'Oh my goodness,' exclaimed my friend. 'I couldn't possibly eat all that!' She was referring to the three large scoops of ice cream served in a tall martini glass. 'Just wait until you've tasted it,' I replied, with a knowing smile. All four of us watched as the spoon went into her mouth. One... two... three... 'Oh yum, that is really good, isn't it,' came the response, as my friend licked the spoon.
We were dining out with friends at one of our favourite local eateries — a Persian restaurant tucked away in a lakeside suburb just five minutes from our home. The food is nothing short of delicious. The atmosphere is friendly and the hosts are ever so gracious. Best of all is the pistachio and saffron ice cream. Its exotic flavours speak to my tastebuds every single time. I have to tell you, I love it, and yet as a pistachio ice cream it's just not quite there — it's delicious, but a little icy. Another cooking enthusiast friend agreed with me on this when we dined there together. I'm not sure if it's because the custard hasn't been properly cooked, or the sugar hasn't fully dissolved, or maybe it hasn't been aerated sufficiently in the churning process. Or perhaps that's simply how the chef likes it. That said, I do look forward to it every time I visit, and always order it, despite the other sweets on the menu.
The (second) last time I enjoyed this ice cream was the night I broke my foot and ever since then I've been busting to pay homage to it by making my own version. Yes indeed, I did go out to dinner some 30 minutes after 'twisting' my foot. Yes, I was in agony, but I wasn't going to allow that to make us miss catching up as planned with our friends. And, to be honest, I wasn't aware that the bone was broken until said lovely friend, a trained nurse, gave me the bad news. But then that's another story. Now let's talk about this exquisite recipe.
Looking through the numerous ice cream titles in my library (I have several), I decided to adapt a relatively simple recipe for pistachio ice cream by Joanna Farrow and Sara Lewis in Ice Cream and Iced Desserts. It was important to me that I wasn't adding food colour, as numerous recipes suggest (whatever for?!). I also wanted to keep the ground pistachios in the finished product, rather than straining them out. And I wanted to add saffron and rose water, essential ingredients to give my ice cream that extra depth of flavour. The resulting dish is creamy yet nutty at the same time. My Peter has given it the stamp of approval, so it must be good.
Post script: Having gone back for another taste of the ice cream this evening, I note that it is definitely more rosewater and saffron, than pistachio. It is indeed exquisite and I really do love it. But mine is good too.
PISTACHIO ICE CREAM WITH SAFFRON AND ROSE WATER
4 free range egg yolks*
6 tablespoons vanilla infused golden caster sugar
1 teaspoon (5ml) maize cornflour
1/2 teaspoon saffron, gently ground or crushed+
300ml low fat milk
2 teaspoons rose water
115g (one cup) unsalted roasted pistachio nuts (shelled)
300ml pure cream
Combine the egg yolks, caster sugar and cornflour in a Pyrex bowl and whisk thoroughly until the mixture is really thick and creamy. Pour the milk into a heavy-based saucepan, heat it gently and when it it almost boiling, add the saffron strands. Now take it off the heat and slowly whisk it into the bowl with the egg yolk mixture. Add the rose water and stir well.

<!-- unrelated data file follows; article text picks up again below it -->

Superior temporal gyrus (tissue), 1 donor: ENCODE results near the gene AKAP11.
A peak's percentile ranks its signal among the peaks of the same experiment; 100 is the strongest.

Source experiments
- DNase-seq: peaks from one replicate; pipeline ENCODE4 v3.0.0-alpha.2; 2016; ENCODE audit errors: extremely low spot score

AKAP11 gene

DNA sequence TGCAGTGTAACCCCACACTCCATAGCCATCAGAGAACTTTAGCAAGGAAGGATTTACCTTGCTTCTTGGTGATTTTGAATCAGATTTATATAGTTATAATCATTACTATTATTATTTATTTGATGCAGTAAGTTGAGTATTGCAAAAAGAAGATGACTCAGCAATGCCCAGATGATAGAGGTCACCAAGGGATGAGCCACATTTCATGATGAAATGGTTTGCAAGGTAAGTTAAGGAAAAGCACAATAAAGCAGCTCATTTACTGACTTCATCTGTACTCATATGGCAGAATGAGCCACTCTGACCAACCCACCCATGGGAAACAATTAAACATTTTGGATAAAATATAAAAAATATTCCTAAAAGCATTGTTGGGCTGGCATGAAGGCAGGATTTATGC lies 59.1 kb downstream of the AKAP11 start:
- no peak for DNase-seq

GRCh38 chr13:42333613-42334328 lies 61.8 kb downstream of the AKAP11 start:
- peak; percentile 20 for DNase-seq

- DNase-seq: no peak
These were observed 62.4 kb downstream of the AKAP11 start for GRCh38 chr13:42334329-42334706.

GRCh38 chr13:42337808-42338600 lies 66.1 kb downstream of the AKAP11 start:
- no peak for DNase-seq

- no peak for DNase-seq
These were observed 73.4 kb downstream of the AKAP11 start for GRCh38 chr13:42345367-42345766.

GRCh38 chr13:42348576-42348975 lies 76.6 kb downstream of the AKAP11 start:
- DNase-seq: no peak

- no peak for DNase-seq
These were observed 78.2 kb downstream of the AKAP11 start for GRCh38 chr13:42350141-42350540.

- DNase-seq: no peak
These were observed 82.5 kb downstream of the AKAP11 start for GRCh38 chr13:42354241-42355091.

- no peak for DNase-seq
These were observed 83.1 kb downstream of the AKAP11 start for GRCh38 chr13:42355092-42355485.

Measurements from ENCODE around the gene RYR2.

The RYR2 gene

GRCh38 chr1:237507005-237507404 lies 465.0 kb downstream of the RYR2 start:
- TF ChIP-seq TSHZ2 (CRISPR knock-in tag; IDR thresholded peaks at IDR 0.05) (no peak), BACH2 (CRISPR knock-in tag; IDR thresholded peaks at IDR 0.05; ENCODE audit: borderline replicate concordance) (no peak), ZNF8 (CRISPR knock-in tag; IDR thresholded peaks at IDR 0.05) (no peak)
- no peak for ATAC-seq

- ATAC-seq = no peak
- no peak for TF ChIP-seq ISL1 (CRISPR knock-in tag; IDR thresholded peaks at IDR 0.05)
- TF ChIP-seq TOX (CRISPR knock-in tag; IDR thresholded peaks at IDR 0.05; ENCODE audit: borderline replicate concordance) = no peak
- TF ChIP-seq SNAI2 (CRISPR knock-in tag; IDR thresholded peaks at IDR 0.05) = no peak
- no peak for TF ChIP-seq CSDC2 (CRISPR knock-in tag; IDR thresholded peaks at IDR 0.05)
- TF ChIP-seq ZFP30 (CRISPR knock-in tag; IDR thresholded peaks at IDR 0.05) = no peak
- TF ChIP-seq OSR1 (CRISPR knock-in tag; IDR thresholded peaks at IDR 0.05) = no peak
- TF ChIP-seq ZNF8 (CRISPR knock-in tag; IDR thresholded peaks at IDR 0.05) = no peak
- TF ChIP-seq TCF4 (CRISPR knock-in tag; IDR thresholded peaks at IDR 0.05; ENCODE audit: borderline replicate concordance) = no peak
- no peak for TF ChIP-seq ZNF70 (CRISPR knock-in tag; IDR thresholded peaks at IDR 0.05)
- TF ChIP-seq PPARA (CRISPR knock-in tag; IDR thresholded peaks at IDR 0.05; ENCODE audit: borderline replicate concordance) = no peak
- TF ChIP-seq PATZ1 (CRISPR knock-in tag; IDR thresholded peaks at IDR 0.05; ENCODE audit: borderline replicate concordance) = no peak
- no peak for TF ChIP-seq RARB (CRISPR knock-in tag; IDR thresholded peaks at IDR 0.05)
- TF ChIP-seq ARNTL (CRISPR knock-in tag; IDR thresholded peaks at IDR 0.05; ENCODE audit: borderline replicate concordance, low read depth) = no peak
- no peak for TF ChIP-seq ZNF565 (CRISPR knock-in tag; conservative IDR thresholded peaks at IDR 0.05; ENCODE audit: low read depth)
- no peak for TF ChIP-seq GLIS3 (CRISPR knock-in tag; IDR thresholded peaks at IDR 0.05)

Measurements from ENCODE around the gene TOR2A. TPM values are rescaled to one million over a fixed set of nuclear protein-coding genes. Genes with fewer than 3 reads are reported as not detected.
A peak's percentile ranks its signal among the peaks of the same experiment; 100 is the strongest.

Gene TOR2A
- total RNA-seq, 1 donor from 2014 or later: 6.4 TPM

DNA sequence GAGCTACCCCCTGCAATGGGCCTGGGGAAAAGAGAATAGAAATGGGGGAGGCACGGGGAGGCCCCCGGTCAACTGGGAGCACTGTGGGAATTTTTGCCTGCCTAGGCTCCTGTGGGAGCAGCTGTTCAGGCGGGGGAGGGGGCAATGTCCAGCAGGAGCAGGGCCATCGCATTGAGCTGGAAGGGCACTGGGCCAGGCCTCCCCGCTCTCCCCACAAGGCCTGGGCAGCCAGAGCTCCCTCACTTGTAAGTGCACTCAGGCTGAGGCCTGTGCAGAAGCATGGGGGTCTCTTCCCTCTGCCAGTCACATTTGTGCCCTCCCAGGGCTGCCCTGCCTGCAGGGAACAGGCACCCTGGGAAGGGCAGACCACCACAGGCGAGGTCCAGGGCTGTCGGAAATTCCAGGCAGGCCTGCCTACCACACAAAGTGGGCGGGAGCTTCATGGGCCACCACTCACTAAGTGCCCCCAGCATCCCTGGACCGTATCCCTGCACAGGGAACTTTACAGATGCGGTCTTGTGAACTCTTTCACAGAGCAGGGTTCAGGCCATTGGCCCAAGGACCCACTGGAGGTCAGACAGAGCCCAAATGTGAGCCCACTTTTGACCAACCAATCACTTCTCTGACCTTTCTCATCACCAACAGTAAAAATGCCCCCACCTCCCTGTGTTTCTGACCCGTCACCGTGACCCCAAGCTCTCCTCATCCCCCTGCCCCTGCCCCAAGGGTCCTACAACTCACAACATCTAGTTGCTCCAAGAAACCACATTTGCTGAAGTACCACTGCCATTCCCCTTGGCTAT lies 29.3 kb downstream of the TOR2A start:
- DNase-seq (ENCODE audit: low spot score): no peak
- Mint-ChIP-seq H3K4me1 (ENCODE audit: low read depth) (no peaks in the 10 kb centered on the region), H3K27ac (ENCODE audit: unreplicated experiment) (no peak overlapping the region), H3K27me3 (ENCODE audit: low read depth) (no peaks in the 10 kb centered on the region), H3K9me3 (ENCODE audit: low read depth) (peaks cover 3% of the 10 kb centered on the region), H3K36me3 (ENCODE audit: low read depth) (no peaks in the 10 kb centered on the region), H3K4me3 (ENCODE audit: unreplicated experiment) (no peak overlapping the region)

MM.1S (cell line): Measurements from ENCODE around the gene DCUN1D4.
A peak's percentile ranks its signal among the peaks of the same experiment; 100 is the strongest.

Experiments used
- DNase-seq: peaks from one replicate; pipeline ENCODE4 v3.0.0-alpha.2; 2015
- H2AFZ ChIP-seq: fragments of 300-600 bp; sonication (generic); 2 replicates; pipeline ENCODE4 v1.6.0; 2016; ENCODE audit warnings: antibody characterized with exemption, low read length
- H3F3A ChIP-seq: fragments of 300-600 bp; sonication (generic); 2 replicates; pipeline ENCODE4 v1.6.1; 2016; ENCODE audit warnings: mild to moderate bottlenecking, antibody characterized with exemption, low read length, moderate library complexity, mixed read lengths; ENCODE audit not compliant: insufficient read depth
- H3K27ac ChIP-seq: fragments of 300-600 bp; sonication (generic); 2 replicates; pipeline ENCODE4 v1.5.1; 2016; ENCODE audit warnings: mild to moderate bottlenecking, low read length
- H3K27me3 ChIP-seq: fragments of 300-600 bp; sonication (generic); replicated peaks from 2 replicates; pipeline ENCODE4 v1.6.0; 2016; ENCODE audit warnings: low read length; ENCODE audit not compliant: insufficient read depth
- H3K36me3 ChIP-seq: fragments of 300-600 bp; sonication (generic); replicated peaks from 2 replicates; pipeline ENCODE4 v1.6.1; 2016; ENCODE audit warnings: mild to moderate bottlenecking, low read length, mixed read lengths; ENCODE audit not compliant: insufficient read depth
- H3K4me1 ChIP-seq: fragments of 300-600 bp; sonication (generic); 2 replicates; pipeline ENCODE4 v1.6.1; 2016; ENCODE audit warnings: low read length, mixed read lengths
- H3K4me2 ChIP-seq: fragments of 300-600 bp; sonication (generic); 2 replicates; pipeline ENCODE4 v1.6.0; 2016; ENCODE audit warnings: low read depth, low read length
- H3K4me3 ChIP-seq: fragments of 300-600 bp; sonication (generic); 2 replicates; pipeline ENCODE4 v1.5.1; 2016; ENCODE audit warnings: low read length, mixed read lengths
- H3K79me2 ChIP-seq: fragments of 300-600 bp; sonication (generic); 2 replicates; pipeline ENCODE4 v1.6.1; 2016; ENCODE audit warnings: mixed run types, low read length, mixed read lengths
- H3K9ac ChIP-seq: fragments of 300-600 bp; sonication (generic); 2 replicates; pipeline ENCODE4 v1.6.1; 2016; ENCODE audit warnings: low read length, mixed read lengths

Transfer the egg and milk mixture back into the saucepan, pop it back onto the stove and cook it over a low heat, stirring constantly, until the custard thickens (test by running your finger through the custard on the back of a wooden spoon, see my photo below). Pour the mixture into a clean bowl, cover and allow it to cool completely in the refrigerator. This is important. The mixture should be well chilled.
Meanwhile, place all but one tablespoon of the pistachio nuts into the bowl of a food processor and grind until the nuts are roughly chopped, then add 40mls of the cream and grind to a coarse paste (see my photo below). Spoon the rest of the cream into a small saucepan, bring it gently to the boil and then stir in the pistachio paste. Stir until 'smooth'. Transfer this pistachio cream mixture to a small bowl and pop it into the refrigerator and allow it cool.
Once both the custard and the pistachio paste are chilled, mix them together in a large Pyrex jug, and stir well. Pour this mixture into the bowl of an ice cream machine and churn until the ice cream is smooth.
If you would like to make the ice cream by hand, pour the mixture into a freezer-proof dish and freeze for several hours. Then beat it with an electric mixer until the ice cream is nice and smooth (this is important, as you will break up the ice crystals). Serve, sprinkled with crushed pistachios. This quantity will serve 6.
* Make some meringues with the whites. + Use a mortar and pestle, or the back of a spoon, to grind the saffron.
What say you, dear readers... would you lick the spoon in my photograph above? Would my pistachio ice cream with saffron and rose water get your stamp of approval? And have you ever proceeded to go out to dinner despite having a nasty injury?
Cooking and writing have been a lifelong passion.
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- Liz Posmyk
NB: I use Australian standard measuring cups and spoons in my recipes.